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Thread: consumer relations and suggestions

  1. #1

    consumer relations and suggestions

    I have worked at a CT for 5 years now in western Canada, and I have seen the good service and the crappy. I musy say, the store I work at is quite good at honoring and correcting customer complaints regarding price discrepancies, flyer stock being in stock, rainchecks honored months after, questionable warranties etc.

    In that, I must add we still get customers who want to call (and I encourage them too) Customer Relations. One particular incident I want to address to you all:

    A customer bought two bikes for her children. Three days later, she brings one in because it is not shifting. Explained, that bikes are not returnable but we have an adjustment period and warranty on parts (we attach warranty papers to all bikes we sell), the customer told us she brought this bike to have someone try and look at this at a competiter. The competiter says it isn't fixable, at least at his level (he doesn't carry the parts specific for this bike).

    Customer is adament on refund. Finally, get her to a gree to have us look at the bike and see what the problem is. I let her know that if parts.were.needed,.to expect a two week delay because it comes from back east. We did a full inspection with the customer there as witness and went over a few things noted for the condition of the bike. She signed the bike into our custody and we went into the back to see about the shifter (needs to be hung on rack and customer needed to go to work). We determined the shifter was indeed defective. We swapped shifters from the exact bike (our store unsold stock, and ordered part for that bike) and bike was good to go after one hour of it being dropped off.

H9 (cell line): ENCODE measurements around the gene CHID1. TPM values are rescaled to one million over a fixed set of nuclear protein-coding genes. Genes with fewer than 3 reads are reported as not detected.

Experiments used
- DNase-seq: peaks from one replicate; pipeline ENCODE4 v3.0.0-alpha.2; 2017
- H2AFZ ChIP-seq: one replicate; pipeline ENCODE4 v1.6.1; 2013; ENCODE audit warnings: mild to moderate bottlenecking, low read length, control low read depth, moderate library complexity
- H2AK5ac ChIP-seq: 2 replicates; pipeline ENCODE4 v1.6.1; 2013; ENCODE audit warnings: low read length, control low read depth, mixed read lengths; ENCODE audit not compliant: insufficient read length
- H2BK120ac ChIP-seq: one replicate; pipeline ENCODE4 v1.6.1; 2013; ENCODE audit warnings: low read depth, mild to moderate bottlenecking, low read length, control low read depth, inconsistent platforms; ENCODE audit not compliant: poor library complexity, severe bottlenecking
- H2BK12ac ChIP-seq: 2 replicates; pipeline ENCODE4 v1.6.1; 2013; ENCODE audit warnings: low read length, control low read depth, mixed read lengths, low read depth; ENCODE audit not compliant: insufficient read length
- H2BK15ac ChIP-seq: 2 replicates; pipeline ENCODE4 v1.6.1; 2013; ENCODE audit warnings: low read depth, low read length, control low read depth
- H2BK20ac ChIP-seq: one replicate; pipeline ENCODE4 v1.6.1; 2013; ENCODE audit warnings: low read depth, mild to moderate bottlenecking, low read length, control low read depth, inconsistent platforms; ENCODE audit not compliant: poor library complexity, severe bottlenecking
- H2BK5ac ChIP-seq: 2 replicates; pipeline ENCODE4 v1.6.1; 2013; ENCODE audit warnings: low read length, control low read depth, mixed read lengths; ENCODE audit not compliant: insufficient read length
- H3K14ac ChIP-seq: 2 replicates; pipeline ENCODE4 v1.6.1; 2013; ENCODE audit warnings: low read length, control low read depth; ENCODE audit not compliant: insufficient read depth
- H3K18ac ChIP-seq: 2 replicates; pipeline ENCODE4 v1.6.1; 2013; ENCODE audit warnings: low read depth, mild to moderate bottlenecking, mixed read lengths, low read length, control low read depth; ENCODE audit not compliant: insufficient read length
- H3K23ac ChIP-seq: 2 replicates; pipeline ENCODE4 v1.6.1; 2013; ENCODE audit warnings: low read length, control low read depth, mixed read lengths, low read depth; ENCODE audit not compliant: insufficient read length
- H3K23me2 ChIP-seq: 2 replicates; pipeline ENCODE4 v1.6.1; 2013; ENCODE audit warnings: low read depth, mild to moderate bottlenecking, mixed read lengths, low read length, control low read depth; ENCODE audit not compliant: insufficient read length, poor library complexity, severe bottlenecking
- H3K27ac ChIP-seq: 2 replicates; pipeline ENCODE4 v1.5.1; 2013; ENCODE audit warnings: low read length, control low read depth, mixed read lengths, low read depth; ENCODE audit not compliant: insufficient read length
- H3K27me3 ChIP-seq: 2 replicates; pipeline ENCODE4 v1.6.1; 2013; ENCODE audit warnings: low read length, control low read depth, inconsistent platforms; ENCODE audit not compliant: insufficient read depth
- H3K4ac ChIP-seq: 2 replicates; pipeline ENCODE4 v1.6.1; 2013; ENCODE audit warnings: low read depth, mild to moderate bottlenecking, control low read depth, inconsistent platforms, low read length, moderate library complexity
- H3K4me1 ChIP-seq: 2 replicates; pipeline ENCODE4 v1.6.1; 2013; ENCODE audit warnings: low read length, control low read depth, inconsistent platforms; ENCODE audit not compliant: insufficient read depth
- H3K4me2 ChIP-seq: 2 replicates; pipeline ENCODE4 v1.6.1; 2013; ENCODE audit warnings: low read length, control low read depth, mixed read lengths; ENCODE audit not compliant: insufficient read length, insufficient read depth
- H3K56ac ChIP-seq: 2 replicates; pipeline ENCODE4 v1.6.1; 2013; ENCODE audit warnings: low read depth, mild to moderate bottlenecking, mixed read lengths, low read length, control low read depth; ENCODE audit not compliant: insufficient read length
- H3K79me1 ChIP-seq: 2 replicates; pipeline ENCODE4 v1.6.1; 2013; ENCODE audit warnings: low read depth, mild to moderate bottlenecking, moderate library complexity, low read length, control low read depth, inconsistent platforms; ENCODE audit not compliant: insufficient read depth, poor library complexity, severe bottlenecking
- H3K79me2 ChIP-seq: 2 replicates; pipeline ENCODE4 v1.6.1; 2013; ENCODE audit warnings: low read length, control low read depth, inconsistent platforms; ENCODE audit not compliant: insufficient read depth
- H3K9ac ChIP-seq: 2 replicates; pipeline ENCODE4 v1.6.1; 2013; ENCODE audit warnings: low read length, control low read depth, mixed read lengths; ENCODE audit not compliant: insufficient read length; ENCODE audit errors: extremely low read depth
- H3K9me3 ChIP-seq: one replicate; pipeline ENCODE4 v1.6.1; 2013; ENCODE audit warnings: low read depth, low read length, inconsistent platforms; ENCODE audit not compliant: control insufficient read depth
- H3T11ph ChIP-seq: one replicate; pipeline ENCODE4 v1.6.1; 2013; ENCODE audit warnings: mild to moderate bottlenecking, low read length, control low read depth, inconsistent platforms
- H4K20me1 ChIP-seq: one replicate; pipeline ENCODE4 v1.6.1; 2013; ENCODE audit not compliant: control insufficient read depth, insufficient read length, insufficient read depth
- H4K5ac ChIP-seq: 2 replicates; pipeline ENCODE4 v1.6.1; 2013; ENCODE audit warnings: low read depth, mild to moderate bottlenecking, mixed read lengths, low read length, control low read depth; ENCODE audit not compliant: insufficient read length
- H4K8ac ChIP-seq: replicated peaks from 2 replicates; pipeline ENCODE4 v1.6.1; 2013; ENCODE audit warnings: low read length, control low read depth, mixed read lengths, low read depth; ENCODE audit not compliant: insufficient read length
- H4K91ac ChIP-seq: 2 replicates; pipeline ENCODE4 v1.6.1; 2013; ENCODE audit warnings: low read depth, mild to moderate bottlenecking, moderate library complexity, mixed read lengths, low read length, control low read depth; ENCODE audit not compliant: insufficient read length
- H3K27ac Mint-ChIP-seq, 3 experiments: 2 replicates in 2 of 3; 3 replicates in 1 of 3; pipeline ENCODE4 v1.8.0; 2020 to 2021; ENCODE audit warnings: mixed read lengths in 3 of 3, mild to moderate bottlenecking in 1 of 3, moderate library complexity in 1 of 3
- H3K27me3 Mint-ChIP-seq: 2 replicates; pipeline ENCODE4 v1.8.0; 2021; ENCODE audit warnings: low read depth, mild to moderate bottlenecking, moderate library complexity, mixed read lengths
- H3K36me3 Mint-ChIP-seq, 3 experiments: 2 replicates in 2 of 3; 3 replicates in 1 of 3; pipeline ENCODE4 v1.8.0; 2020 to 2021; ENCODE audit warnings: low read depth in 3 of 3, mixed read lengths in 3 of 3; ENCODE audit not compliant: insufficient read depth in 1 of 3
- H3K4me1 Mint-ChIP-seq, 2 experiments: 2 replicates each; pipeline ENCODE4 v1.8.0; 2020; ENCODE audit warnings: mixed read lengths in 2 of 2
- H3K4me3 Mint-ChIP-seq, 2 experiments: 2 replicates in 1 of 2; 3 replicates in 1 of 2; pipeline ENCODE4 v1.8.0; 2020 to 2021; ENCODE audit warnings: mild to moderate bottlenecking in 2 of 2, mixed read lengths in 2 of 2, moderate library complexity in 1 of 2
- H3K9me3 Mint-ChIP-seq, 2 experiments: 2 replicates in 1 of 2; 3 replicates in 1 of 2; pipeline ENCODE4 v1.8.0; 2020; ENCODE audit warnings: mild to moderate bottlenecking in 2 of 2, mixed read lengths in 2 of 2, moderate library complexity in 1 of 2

I let the customer know and she seemed thrilled on the phone. That night she tried the bike in the parking lot with her daughter and her daughter still could not shift. No one was on shift at the time to relook at the bike and the customer again wanted a refund. The manager said we would have to look at it the next day. She said fine and left. A littke bit later, the grandmother of this girl comes in and yells at a sports employee (who was not involved and had no knowledge of the incident) and threatens to sue and picket outside the store until we give a refund. We then gave this woman customer relations number and asked her to leave.

    So, we relooked at the bike, and determined nothing wrong with the bike. Its a grip style shifter and the daughter was younger than the age group for this bike so this bike was just not a sufficient bike for her. Between myself and the dealer, we opted to give her a refund card or exchange for a different bike because this bike is unuseable for her (we would take a loss on this bike). So the dealer personally showed her a few bikes and even tried to work some more expensive bikes down to a price point that the customer would be happy with. We ordered in a bike for her, assembled it and tuned it and the customer didn't even look at it.

    Customer relations calls us to find out whats up with this complaint and we told them what we were already doing for the customer. They say we are doing what we should and they will leave it at our level.

    We issue a refund card for the bike. She comments about her son's bike and the chain keeps falling off and wants a refund now for this bike. Having not seen this bike yet, we recommend her bring it in. She does, we tune it, let her know if she is still not satisfied we will give her a refund card on this bike as well. She brings it in, we tune it up (required a tension adjustment) showed her what we did and why it did that to begin with and send her on her way. She leaves saying it better not fall off again.

    Throughout the process this customer admits her son rides the bike rough, admits she should have spent more money on a better bike and admits daughter is too weak to shift. Not entirely bad things, but a good reminder to consumers: